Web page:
As shown in Table 1, several mutations have been made to the wild type protein (wtGFP) to improve one or more characteristics of the protein. The most widely used variants are the red-shifted GFPs. These mutants have a single excitation peak around 488 nm rather than the primary excitation peak and minor peak found in the wild type protein (Table 2). These variants do however, have the same emission spectra as wild type protein. EGFP, also known as GFPmut 1:23, has two mutations in the chromophore region (Table 1) and is reported to have a single, red-shifted excitation peak at 488 nm and fluoresces with greater intensity than wild type protein (3). The GFP-S65T mutant, with the Serine at position 65 mutated to a Threonine, also has a single red shifted excitation peak, fluoresces more intensely than wild type, and has an added advantage of acquiring fluorescence approximately four times faster than wild-type GFP (4).
Several mutants have been optimized for expression in bacterial cells. For example, GFPuv, which has been optimized to fluoresce when excited with ultra violet (UV) light contains three amino acid substitutions, none of which alter the chromophore sequence. These substitutions alter protein folding and chromophore formation. When expressed in E. coli GFPuv is more soluble than the wtGFP, which is primarily found in inclusion bodies in a nonfluorescent insoluble form. Also, five rarely used Arg codons from the wild type gene have been replaced by codons preferred in E. coli in order to increase expression efficiency. This protein does have a propensity to dimerize, which forms as a result of hydrophobic interactions and results in a four-fold reduction in absorbance at 470 nm and an increase in absorption at 395 nm. Despite the changes, the excitation and emission maxima remain the same as wild type. The Stemmer mutant is quite similar to the GFPuv, with the exception of the Arg codon changes.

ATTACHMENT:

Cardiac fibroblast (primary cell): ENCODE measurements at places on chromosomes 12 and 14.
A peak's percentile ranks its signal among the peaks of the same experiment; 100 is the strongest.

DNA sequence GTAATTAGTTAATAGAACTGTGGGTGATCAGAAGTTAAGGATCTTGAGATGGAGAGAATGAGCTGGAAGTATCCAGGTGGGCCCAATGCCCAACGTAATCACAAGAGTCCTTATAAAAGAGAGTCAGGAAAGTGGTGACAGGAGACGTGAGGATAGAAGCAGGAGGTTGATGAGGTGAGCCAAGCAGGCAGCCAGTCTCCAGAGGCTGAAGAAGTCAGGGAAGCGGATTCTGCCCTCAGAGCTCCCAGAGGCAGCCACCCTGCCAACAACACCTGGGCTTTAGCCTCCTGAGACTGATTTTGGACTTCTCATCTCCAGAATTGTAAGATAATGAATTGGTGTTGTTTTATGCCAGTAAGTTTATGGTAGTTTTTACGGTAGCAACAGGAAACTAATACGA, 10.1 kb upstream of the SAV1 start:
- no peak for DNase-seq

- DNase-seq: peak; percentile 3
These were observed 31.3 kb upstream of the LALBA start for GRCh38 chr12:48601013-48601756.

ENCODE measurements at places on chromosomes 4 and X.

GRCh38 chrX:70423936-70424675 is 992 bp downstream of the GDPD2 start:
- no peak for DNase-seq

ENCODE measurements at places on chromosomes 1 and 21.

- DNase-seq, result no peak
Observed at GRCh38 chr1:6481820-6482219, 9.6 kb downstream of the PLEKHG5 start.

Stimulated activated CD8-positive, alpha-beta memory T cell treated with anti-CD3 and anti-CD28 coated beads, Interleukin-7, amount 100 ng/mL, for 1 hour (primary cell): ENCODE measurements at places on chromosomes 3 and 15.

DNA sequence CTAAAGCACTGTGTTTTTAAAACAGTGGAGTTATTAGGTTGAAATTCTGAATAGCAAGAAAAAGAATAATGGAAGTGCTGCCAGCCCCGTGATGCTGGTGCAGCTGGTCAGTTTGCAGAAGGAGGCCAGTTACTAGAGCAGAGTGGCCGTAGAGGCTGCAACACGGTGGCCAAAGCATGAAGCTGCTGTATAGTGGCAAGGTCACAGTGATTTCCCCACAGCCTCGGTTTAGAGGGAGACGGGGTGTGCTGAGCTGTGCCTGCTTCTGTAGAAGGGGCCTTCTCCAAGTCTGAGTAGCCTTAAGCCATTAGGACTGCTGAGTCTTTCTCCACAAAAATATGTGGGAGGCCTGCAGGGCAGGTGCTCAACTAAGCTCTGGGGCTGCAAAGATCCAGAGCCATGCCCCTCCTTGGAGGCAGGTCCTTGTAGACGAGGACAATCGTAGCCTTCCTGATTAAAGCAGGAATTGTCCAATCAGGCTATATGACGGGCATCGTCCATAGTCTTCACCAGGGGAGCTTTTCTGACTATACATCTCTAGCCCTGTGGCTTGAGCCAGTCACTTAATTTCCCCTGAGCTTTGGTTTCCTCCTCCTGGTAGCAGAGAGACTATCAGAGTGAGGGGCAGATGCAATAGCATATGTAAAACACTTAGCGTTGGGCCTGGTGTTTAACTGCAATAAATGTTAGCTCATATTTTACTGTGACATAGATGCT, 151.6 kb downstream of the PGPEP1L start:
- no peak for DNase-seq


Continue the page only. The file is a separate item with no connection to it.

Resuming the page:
Mutations have also been used to create blue emission GFP variants. The Y66H variant has a histidine residue at position 66 instead of a tyrosine. This results in excitation and emission maxima of 382 and 459 nm respectively. Other improvements on the blue emitting proteins have been made to improve their brightness. For example EBFP also contains amino acid changes at positions 64, 65, and 145 that improve brightness and resulting in an excitation and emission maxima of 380 and 440 respectively.
Other substitutions have been made to improve protein folding and chromophore formation. Besides the obvious amino acid substitutions previously described many different silent mutations have been made to the wild type sequence. Clontech has made over 150 sequence substitutions to the native DNA sequence in order to change codon usage to reflect the intended host’s codon bias. Upstream sequences flanking the coding region have also been converted to a Kozak consensus translation initiation site in order to increase translation initiation efficiency.
Expression of GFP as a transgene has opened many exciting new windows of investigation in cell, developmental, and molecular biology. Fluorescent GFPs have been expressed in bacteria (1, 3) yeast (11), slime mold (12), plants (13), drosophilia (14), and mammalian cells (17). GFPs can function as a protein tag, tolerating either an N- or a C-terminus fusion to a broad variety of proteins, many of which have been shown to maintain native function (18). The enormous flexibility of these proteins as a noninvasive real-time marker in living cells allows for numerous applications. Here we describe several experiments demonstrating the use of fluorescence to quantitate various Green Fluorescent Proteins (GFPs) using the FL600 microplate fluorescence reader.